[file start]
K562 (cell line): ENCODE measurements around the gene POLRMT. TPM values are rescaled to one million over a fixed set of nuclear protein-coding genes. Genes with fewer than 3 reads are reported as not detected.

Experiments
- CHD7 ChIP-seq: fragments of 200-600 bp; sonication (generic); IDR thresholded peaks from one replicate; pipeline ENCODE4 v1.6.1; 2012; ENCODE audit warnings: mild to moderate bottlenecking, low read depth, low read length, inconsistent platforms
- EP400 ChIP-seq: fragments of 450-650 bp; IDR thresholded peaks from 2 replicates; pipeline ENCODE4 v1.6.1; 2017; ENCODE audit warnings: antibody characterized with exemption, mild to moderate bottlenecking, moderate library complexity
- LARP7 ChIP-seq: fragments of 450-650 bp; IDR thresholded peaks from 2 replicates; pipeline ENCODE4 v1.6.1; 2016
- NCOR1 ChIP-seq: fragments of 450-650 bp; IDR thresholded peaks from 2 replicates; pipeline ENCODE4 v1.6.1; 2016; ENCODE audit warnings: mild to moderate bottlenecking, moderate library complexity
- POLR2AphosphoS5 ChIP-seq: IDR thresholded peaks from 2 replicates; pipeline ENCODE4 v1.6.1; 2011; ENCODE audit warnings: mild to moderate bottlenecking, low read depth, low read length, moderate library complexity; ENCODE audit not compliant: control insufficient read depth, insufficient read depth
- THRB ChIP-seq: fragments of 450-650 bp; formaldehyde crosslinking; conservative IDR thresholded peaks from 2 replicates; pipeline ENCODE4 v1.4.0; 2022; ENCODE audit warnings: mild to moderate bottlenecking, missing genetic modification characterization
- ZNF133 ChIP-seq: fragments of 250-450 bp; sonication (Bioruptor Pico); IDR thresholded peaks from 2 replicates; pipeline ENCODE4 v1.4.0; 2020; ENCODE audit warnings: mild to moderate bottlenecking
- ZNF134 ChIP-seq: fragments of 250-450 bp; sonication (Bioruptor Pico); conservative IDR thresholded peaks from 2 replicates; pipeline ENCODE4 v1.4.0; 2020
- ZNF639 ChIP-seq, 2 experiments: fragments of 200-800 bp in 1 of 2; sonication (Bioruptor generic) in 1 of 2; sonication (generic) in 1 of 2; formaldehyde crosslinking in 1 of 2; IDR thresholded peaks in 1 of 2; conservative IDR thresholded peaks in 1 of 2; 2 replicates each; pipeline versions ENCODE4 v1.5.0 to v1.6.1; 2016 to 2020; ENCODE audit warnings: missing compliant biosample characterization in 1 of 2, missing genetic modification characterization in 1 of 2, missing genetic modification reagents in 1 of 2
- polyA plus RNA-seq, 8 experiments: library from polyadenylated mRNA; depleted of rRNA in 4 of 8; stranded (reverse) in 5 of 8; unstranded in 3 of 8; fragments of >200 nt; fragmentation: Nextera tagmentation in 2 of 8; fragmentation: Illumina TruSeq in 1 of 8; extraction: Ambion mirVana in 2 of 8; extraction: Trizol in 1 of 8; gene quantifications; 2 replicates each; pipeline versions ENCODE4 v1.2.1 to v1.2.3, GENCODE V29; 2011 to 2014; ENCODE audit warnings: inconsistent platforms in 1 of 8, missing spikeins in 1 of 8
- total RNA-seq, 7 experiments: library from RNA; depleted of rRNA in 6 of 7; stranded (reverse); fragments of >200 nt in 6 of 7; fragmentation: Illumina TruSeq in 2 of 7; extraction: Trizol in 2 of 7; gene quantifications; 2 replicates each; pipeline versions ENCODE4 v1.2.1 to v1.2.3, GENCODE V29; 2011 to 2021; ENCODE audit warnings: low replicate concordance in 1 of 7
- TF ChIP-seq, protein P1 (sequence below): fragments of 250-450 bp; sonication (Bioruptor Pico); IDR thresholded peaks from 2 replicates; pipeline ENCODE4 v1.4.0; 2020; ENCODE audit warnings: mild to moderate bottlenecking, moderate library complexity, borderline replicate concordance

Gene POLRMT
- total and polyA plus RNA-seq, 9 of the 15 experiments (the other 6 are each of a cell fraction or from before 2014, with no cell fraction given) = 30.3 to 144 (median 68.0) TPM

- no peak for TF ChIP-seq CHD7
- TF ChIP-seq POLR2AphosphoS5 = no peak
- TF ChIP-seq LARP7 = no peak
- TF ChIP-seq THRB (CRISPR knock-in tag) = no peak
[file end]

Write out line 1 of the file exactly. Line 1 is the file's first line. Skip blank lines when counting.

K562 (cell line): ENCODE measurements around the gene POLRMT. TPM values are rescaled to one million over a fixed set of nuclear protein-coding genes. Genes with fewer than 3 reads are reported as not detected.